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Dublin Racing

Fastest launch ever – and 3rd in the racing

One of the great advantages of the OK Dinghy is that it’s fast to rig. Only one sail, which can often be left rolled on the boom under the cover, all the control lines stay in place, and only the rudder has to be put on.

We tested the theory for this week’s Tuesday race. At 17:51 the Milky Bar Kid’s skipper was asked “aren’t you going racing?”.  At 18:40 the boat was sailing away from the slipway. That 49 minutes included the 30 minute trip to the clubhouse!  And getting into a full winter wetsuit because it’s still cold. That’s fast rigging!

However, instead of celebratory fireworks we were greeted with hailstones – big ones – as we sailed out to the course.

The start happened just as the hail eased off, with the boats lining up on a line with a huge pin bias. The OK Dinghy started on port and crossed the fleet, which is nice.

The wind was around 20 knots from the south east and with a tide running east the trapezoid course left few tactical options despite the consistent right shift. Most boats went up the left of the course keeping the tide with them through the heavy chop and only nibbled in on bigger righties as the wind died away through the race.

wind_graph_1

Downwind was interesting with the waves running at an angle across the shifting breeze, making it tricky to catch and hold a ride.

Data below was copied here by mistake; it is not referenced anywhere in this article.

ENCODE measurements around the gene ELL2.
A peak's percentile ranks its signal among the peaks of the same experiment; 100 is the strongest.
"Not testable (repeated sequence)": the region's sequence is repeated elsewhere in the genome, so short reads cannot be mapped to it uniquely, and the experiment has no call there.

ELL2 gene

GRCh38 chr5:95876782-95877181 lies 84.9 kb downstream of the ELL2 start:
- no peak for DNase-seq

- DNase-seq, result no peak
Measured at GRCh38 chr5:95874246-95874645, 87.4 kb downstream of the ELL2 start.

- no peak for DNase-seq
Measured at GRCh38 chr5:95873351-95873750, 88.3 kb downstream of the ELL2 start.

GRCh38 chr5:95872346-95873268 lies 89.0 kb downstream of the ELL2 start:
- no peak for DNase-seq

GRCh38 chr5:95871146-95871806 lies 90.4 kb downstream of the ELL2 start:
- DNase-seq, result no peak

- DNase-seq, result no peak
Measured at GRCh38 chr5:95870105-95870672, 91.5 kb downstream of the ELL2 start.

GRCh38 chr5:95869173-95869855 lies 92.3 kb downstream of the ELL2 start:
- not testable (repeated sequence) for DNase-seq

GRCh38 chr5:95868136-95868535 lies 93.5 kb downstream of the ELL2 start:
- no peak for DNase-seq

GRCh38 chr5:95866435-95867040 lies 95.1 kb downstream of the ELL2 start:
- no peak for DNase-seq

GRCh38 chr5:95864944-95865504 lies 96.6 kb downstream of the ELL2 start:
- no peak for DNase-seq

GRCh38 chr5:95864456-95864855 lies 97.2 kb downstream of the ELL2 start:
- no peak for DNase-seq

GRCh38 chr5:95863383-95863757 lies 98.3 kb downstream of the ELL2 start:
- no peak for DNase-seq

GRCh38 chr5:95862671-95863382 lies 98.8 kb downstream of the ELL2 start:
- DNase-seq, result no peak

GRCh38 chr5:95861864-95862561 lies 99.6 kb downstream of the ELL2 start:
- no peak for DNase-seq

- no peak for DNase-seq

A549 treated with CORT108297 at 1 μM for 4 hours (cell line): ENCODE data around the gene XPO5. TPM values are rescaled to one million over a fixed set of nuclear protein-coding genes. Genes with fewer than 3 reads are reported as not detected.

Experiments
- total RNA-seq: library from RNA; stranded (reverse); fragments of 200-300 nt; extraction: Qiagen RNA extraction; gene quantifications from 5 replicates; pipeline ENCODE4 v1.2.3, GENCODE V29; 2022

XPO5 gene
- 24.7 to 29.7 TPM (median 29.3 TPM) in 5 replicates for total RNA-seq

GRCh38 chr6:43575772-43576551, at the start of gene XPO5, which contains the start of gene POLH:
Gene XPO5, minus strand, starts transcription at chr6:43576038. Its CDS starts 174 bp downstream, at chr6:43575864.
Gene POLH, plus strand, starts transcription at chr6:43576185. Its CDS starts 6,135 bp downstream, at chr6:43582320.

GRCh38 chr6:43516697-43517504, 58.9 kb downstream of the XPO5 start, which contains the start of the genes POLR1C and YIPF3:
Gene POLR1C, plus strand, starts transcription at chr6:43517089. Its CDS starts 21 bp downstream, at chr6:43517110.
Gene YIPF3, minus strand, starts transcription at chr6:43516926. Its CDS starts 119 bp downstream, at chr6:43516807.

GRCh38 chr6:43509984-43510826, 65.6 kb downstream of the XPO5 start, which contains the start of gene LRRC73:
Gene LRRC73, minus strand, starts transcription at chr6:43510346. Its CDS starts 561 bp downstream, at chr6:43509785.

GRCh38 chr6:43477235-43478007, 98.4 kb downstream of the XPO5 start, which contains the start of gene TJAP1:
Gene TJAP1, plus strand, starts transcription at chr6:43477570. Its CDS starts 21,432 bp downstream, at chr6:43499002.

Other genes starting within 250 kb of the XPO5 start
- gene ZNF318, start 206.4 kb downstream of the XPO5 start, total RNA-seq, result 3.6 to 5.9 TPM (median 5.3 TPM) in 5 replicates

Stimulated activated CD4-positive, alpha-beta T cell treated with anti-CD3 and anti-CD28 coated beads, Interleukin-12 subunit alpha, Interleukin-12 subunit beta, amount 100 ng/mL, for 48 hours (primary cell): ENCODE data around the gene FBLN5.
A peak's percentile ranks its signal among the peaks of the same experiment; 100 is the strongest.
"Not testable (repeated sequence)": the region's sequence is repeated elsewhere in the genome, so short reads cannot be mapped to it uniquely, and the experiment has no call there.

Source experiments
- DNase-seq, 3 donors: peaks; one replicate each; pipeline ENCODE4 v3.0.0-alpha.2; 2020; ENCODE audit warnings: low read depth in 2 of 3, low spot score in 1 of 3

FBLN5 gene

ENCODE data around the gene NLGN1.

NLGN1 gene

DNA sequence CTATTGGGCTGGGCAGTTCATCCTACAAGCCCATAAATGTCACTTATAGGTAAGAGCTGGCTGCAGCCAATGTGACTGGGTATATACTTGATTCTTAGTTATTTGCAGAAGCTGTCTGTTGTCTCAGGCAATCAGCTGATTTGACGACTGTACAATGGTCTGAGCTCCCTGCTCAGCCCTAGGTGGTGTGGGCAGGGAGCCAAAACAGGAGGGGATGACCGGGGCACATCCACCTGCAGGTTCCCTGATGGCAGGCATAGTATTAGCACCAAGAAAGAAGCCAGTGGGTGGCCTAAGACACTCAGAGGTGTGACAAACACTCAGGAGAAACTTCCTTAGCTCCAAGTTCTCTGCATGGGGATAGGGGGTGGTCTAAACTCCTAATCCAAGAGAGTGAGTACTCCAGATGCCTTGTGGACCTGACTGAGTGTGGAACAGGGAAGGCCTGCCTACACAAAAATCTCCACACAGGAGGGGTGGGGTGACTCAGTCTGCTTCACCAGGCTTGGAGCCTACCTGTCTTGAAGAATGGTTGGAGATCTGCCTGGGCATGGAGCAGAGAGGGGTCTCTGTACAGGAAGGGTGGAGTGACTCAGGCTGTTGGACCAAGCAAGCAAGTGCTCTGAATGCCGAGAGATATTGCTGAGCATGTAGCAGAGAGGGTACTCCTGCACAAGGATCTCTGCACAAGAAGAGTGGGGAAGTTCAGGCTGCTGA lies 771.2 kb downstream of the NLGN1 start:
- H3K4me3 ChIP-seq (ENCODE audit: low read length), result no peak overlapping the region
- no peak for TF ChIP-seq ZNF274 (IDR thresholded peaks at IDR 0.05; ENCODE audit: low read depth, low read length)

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Galavan and Keane, both in Lasers and both from the Royal Irish again dominated proceedings, finishing clear ahead.

The OK Dinghy got in the middle of the Lasers on corrected time taking 3rd, with O’Toole the next Laser. The fleet got quite spread out with the chop making life tricky upwind and downwind.

Full Results here.

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About hugh sheehy

just this guy, you know.

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The IOKDA (Irish OK Dinghy Association) website is hosted on Wordpress.com.

The aim of the site is multiple; to increase visibility of the OK Dinghy in Ireland, to create a central communications point for OK dinghy sailors - and those interested in the OK Dinghy - on the island of Ireland, to create a communications point for OK Dinghy sailors in other countries, and to be available for non-sailors to understand the OK Dinghy and the activities in Ireland.

The IOKDA will maintain this site for the foreseeable future. We may someday decide to move to our own domain. If so, this site will be permanently maintained as a redirect notice.

Whether you call an OK DInghy an OK-Jolle or an OK-Jol or anything else, this site aims to have useful info. However, note that the information here is not offered with ANY guarantee of accuracy. Check all event information with the event organizers. Check all supplier information with the suppliers. And so on.

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